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Does dipole bass transmit less sound to neighboring rooms?

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#1
I've read that a dipole is a velocity source, not a pressure source. Does this mean the room is pressurized less with a dipole than when using a monopole source for bass? I would imagine a less pressurized room would transmit less sound to neighboring rooms, am I correct?
 

Juhazi

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#2
I haven't noticed any measurements. Most dipole speakers have problems to produce high spl down low, below 50Hz and I would like to think that this is the point. Measured sound pressure level inside the room is what counts, not the type of transducer.
 

AnalogSteph

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#3
I've read that a dipole is a velocity source, not a pressure source. Does this mean the room is pressurized less with a dipole than when using a monopole source for bass? I would imagine a less pressurized room would transmit less sound to neighboring rooms, am I correct?
Sounds reasonable enough. With a dipole you're interested in the amplitude at the lobes of its radiation pattern, while a conventional loudspeaker is almost omnidirectional at low frequencies.

Unfortunately, at frequency 0 a dipole inevitably is an acoustic short (no velocity, duh), resulting in a steep (4th order) bass dropoff. You can lengthen the path from front to back by making the baffle bigger, but for a sub that's not going to be small. Unsurprisingly, dipoles tend to need a lot of power and long throw at low frequencies. So not the most practical way of going about this, unless you are willing to go with in-wall mounting (as some people have done with subwoofer arrays).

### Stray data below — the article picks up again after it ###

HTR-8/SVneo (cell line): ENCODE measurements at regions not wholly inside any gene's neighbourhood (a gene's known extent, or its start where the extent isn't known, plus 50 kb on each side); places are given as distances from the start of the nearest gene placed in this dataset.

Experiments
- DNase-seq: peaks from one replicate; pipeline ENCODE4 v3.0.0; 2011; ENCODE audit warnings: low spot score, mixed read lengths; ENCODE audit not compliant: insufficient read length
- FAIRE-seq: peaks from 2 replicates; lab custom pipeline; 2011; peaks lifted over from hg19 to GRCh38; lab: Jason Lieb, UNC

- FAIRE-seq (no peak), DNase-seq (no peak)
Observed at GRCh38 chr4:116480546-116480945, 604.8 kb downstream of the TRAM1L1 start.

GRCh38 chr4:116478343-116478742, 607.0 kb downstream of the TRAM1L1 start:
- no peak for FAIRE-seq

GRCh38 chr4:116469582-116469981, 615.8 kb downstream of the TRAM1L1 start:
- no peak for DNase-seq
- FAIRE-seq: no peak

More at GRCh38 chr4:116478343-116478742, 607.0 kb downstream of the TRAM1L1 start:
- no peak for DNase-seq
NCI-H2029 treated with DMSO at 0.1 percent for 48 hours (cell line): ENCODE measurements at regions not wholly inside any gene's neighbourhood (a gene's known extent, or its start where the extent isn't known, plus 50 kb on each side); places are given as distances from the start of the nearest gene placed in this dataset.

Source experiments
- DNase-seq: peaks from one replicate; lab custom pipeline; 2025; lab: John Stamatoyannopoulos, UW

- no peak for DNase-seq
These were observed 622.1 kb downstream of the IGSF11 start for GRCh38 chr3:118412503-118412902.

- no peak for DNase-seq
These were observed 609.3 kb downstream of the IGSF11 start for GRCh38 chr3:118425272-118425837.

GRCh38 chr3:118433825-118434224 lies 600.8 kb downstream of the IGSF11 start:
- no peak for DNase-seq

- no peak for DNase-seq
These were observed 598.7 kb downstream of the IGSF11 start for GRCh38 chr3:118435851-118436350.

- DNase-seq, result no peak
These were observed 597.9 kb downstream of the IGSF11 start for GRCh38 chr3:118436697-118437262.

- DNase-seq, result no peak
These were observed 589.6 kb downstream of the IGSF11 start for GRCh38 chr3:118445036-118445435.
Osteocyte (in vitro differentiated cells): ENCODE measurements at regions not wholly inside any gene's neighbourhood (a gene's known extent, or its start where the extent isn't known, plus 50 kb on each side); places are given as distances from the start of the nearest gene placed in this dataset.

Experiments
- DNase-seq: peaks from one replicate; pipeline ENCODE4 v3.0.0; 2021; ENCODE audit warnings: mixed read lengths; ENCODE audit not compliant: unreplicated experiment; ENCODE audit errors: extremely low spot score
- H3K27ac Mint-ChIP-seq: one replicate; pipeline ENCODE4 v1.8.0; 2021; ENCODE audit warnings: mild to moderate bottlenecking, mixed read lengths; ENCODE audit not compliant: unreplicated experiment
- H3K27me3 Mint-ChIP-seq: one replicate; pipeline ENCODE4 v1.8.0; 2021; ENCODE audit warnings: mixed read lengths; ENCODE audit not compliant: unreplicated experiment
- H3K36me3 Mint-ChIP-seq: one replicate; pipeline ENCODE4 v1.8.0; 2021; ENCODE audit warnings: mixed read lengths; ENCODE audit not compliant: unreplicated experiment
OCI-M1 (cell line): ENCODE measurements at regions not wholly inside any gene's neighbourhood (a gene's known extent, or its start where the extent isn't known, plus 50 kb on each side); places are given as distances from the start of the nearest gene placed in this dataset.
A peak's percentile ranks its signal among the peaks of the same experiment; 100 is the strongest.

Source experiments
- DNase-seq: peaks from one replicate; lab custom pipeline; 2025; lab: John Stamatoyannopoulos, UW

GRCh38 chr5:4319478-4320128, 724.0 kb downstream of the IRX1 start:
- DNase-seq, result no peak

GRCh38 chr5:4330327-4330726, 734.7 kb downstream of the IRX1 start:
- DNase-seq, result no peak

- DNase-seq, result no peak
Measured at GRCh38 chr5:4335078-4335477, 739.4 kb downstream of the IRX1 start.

Speaking of arrays, not allowing room modes to build up by absorbing bass at the back with an appropriate delay (i.e. a DBA) would have the same effect of "depressurizing" the room. Unfortunately setting up a DBA is neither cheap nor trivial, though I imagine you could make a decent approximation of one using closed box (CB) subs in the middle of the front and back wall.

Now before you consider going to these lengths, I would recommend experimenting with what you have. #1, try placing the sub right in the center of the room, and by that I mean in all dimensions. You may find that sub levels will go down quite a bit, especially when compared to a position on the floor near the wall or even corner. Some concepts like downfire subs deliberately make use of boundary effects to boost SPL output, at the expense of exciting a lot of room modes. Not relying on these implies using a larger, more powerful sub - probably a large BR or even larger CB depending on levels required.

What kind of sub and what kind of house construction are we talking about anyway? In a massive building the most severe issues may be related to room modes, while in a lightweight construction (which drains bass like nobody's business) the best thing to do may be getting the sub closer to the listening position.
 
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#6
I've mostly seen DIY full range dipoles, but here is a commercial offering with dipole bass from Jamo: https://www.jamo.com/products/r909